Editorial Board   

Mr. Meek

Frank Meek

International Technical & Training Director, Orkin, LLC

“Knowledge is power when it comes to effective pest management.” An industry veteran, Frank Meek has been with Orkin since 1986. In 2003, he was named among the future leaders of the pest management industry in Pest Control Technology magazine's “40 Under 40” ranking. Currently, as the International Technical and Training Director, Mr. Meek provides technical support and training in both sales and service to Orkin's international franchises, helping them grow and develop in their specific markets. As a board-certified entomologist, Mr. Meek teaches Integrated Pest Management principles and can explain how to use all available methodologies to prevent pest infestations in various commercial settings. Mr. Meek has experience in all areas of pest control, enabling him to provide a cross-industry overview of the role that pest management can play in improved safety and sanitation. His common-sense approach and extensive experience make him a natural media resource. Among other pest management topics, he is well versed in best pest management practices in hospitality environments. Mr. Meek is a regular speaker at National Pest Management Association (NPMA) and many international, state and regional pest control association meetings, as well as non pest control industry associations such as the American Society for Healthcare Environmental Services (ASHES). He has published many articles for the pest control industry trade magazines, as well as major media outlets such as Wall Street Journal, New York Times, CNN, MSNBC and others. Meek has also represented Orkin on national television with appearances on shows such as the NBC Today Show, CNN and ABC News. Mr. Meek writes a monthly column called “Technicalities” for PMP magazine. In 2005, he co-authored the IPM Recommended Practice book for American Society for Healthcare Environmental Services (ASHES), which has become the standard for providing pest management service to the healthcare industry. In 2010, Mr. Meek authored the chapter on Occasional Invader Pest in the 10th edition of the Mallis Handbook to Pest Control Operations. Previously, Mr. Meek has contributed to HotelExecutive.com on topics ranging from pest management practices for LEED certification to bed bugs and integrating pest management into redesign plans.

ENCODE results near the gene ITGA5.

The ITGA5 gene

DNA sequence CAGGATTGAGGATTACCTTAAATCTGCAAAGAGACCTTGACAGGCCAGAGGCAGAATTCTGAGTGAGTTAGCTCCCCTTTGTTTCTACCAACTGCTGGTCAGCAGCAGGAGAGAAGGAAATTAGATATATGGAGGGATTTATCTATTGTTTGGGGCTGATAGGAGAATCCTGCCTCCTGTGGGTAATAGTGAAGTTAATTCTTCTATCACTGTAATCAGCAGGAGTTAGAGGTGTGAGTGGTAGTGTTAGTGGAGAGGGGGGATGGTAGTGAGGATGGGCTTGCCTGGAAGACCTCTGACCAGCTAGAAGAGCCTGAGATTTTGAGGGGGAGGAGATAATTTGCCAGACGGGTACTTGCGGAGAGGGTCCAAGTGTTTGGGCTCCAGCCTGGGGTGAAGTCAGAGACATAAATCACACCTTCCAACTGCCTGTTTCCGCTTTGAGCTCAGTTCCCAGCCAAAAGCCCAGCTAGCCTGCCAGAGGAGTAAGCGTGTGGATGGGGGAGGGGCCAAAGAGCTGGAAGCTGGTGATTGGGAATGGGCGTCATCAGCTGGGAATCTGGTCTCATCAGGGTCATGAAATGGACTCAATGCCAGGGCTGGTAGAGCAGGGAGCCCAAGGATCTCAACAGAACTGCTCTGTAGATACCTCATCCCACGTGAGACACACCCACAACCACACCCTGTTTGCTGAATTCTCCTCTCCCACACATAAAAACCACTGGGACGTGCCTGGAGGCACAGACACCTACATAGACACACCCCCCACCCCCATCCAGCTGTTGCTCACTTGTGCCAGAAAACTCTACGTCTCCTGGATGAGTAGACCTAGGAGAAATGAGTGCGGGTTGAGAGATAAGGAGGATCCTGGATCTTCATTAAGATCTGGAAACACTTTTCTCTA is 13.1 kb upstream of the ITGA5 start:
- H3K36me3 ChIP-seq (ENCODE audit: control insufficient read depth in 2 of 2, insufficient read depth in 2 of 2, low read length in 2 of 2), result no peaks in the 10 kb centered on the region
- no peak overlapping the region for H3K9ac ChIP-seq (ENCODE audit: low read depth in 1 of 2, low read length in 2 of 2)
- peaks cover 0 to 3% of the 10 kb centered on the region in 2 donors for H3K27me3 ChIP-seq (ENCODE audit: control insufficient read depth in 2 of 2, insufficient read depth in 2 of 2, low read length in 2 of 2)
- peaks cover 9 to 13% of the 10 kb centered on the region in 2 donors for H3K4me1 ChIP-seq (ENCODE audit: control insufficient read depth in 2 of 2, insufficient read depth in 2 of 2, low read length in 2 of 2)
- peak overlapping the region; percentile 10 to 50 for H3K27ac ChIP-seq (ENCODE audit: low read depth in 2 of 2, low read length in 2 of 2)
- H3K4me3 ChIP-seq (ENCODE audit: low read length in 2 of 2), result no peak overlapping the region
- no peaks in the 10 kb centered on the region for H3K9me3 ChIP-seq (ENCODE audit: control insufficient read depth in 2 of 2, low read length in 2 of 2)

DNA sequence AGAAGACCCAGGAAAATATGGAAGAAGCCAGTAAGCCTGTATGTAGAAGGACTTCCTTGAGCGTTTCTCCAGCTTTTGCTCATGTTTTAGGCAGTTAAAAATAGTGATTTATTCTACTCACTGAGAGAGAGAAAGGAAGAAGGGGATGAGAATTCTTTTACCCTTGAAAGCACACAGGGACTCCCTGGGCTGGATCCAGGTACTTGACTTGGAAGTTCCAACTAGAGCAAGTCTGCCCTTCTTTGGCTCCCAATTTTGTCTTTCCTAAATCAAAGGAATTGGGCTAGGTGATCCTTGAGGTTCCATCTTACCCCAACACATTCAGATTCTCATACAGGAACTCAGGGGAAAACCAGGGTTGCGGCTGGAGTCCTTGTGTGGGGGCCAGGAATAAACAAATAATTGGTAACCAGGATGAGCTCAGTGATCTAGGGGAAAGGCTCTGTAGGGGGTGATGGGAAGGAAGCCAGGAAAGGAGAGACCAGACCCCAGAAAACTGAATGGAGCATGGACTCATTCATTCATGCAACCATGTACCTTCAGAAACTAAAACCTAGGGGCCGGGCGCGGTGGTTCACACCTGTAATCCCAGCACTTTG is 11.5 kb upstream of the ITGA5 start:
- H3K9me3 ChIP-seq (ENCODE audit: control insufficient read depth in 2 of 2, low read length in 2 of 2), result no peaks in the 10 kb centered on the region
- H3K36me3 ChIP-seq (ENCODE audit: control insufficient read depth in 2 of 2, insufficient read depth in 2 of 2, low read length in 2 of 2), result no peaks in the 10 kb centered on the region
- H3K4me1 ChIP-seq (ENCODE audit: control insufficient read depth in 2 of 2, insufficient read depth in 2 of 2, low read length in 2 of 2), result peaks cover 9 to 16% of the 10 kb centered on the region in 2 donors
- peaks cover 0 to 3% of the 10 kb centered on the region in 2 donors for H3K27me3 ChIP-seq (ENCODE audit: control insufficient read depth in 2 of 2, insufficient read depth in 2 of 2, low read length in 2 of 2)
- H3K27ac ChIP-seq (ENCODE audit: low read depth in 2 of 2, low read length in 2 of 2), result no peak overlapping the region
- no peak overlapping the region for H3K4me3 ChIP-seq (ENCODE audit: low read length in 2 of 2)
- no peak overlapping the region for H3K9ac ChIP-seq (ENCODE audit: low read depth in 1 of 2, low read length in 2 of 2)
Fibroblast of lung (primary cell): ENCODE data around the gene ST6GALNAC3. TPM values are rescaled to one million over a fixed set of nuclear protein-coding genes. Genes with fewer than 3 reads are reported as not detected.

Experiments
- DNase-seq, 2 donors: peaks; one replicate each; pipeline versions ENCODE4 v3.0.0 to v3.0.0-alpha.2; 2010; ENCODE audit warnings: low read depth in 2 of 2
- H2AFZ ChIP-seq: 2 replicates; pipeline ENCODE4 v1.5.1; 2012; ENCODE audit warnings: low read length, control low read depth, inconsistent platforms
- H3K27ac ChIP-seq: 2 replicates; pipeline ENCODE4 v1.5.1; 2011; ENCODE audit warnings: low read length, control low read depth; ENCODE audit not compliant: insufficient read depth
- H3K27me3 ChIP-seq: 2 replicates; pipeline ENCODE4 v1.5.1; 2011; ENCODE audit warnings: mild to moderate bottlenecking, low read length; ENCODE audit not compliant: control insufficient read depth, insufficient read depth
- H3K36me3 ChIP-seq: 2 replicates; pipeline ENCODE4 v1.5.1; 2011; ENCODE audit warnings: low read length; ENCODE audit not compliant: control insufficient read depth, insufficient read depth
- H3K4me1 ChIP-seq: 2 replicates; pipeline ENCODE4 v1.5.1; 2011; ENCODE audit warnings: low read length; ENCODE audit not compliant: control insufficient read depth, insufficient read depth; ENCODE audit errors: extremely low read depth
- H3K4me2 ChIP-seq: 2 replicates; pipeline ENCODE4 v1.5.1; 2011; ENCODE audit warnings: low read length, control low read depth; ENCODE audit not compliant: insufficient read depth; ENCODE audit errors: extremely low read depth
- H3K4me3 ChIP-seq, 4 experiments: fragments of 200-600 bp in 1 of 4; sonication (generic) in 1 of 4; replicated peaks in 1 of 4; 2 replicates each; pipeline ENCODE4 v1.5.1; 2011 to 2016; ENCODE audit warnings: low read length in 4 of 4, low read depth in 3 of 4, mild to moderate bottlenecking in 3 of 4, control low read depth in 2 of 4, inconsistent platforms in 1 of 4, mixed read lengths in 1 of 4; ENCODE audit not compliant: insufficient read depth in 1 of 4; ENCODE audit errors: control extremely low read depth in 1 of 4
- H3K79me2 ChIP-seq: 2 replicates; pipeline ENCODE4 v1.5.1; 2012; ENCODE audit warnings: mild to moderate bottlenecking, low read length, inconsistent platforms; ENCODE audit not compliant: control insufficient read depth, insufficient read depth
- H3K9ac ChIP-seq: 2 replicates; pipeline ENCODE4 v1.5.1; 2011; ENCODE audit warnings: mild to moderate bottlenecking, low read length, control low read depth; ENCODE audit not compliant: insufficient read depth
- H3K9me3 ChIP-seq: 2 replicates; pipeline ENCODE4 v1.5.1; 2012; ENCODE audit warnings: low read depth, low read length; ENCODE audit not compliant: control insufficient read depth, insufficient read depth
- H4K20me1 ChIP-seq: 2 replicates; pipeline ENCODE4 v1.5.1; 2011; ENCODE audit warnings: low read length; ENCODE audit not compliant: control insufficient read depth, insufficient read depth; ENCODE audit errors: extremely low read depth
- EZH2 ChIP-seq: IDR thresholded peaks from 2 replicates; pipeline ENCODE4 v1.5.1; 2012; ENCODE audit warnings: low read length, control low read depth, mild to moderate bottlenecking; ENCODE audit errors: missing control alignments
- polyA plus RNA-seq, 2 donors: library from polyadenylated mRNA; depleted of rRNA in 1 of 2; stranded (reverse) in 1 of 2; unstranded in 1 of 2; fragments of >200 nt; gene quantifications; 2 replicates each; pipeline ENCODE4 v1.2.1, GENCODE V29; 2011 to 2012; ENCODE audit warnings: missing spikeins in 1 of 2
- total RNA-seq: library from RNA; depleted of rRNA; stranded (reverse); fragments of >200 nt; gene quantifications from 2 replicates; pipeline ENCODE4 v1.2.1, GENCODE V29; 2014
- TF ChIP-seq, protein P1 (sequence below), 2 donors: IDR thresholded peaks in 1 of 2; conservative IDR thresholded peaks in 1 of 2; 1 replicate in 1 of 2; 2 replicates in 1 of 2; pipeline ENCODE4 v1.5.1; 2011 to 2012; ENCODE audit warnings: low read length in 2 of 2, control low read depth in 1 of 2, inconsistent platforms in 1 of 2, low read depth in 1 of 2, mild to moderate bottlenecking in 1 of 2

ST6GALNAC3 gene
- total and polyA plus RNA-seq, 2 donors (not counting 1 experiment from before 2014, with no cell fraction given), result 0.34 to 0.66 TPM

Mr. Meek can be contacted at 404-888-2898 or fmeek@rollinscorp.com

Coming up in November 2019...

Architecture & Design: Biophilic Design

The hospitality industry is constantly evolving to meet and exceed guest expectations. As a result, hotels are always on the lookout for new ways to improve the guest experience, and architecture and design is an essential part of this equation. Bold design is often the most effective way to make an exceptional first impression - an impression guests use to distinguish between brands. One design trend that is being embraced worldwide has become known as "Biophilic Design." Biophilic design is based on the concept of biophilia, which is the theory that human beings have an innate tendency to seek out nature, natural elements, and natural forms. Biophilic design is more than hotels simply adding a surplus of plants; it involves incorporating specific design elements into a hotel in order to imbue it with a sense of wellness and well-being. Some of those elements include exposure to natural lighting; views of nature and rooms with a view; natural architectural patterns; salvaged or reclaimed woods of all types; reclaimed metals; sustainably sourced stone; living green walls and vertical gardens; and direct and indirect exposure to nature. Hotels that have incorporated biophilic design into their properties are reaping the benefits associated with this trend including reduced stress responses, better air quality, lower energy costs, and more positive guest reviews. Biophilic design has also been shown to improve guest moods and to satisfy consumer demand for environmental responsibility. Savvy hotel owners and managers are aware that nature-inspired elements enhance their guests' comfort and well-being, which is why this trend is becoming so prevalent. Biophilic design is just one topic in the fields of hotel architecture and design that will be examined in the November issue of the Hotel Business Review.